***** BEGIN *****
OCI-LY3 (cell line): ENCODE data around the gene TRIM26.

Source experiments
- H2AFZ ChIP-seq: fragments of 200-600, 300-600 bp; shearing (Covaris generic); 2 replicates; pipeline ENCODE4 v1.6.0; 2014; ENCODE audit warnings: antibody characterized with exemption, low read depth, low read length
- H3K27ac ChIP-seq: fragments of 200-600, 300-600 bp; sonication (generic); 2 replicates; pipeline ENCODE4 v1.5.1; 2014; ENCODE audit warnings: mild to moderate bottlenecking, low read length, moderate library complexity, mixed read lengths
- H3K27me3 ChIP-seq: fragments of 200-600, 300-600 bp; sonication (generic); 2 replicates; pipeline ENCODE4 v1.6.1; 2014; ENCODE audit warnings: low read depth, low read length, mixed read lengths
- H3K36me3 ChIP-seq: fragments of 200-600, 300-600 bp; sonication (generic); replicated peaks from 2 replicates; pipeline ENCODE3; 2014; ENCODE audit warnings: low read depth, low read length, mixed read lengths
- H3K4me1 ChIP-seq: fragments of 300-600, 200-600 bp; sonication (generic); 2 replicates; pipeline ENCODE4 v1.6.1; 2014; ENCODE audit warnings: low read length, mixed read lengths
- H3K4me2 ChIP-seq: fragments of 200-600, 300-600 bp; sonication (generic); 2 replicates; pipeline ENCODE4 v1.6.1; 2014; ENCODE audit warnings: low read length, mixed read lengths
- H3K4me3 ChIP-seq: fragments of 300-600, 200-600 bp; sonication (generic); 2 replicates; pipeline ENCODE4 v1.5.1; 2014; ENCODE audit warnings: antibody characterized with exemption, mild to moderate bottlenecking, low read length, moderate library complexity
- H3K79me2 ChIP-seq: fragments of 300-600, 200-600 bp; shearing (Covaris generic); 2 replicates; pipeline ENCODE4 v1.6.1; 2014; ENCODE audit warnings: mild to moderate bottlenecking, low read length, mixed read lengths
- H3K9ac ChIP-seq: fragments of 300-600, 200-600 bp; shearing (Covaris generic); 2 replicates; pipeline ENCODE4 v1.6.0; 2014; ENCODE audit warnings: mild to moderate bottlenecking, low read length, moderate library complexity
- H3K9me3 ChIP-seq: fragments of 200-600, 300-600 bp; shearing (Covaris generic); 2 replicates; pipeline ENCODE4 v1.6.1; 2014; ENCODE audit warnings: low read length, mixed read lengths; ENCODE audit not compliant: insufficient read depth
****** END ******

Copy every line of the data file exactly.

OCI-LY3 (cell line): ENCODE data around the gene TRIM26.

Source experiments
- H2AFZ ChIP-seq: fragments of 200-600, 300-600 bp; shearing (Covaris generic); 2 replicates; pipeline ENCODE4 v1.6.0; 2014; ENCODE audit warnings: antibody characterized with exemption, low read depth, low read length
- H3K27ac ChIP-seq: fragments of 200-600, 300-600 bp; sonication (generic); 2 replicates; pipeline ENCODE4 v1.5.1; 2014; ENCODE audit warnings: mild to moderate bottlenecking, low read length, moderate library complexity, mixed read lengths
- H3K27me3 ChIP-seq: fragments of 200-600, 300-600 bp; sonication (generic); 2 replicates; pipeline ENCODE4 v1.6.1; 2014; ENCODE audit warnings: low read depth, low read length, mixed read lengths
- H3K36me3 ChIP-seq: fragments of 200-600, 300-600 bp; sonication (generic); replicated peaks from 2 replicates; pipeline ENCODE3; 2014; ENCODE audit warnings: low read depth, low read length, mixed read lengths
- H3K4me1 ChIP-seq: fragments of 300-600, 200-600 bp; sonication (generic); 2 replicates; pipeline ENCODE4 v1.6.1; 2014; ENCODE audit warnings: low read length, mixed read lengths
- H3K4me2 ChIP-seq: fragments of 200-600, 300-600 bp; sonication (generic); 2 replicates; pipeline ENCODE4 v1.6.1; 2014; ENCODE audit warnings: low read length, mixed read lengths
- H3K4me3 ChIP-seq: fragments of 300-600, 200-600 bp; sonication (generic); 2 replicates; pipeline ENCODE4 v1.5.1; 2014; ENCODE audit warnings: antibody characterized with exemption, mild to moderate bottlenecking, low read length, moderate library complexity
- H3K79me2 ChIP-seq: fragments of 300-600, 200-600 bp; shearing (Covaris generic); 2 replicates; pipeline ENCODE4 v1.6.1; 2014; ENCODE audit warnings: mild to moderate bottlenecking, low read length, mixed read lengths
- H3K9ac ChIP-seq: fragments of 300-600, 200-600 bp; shearing (Covaris generic); 2 replicates; pipeline ENCODE4 v1.6.0; 2014; ENCODE audit warnings: mild to moderate bottlenecking, low read length, moderate library complexity
- H3K9me3 ChIP-seq: fragments of 200-600, 300-600 bp; shearing (Covaris generic); 2 replicates; pipeline ENCODE4 v1.6.1; 2014; ENCODE audit warnings: low read length, mixed read lengths; ENCODE audit not compliant: insufficient read depth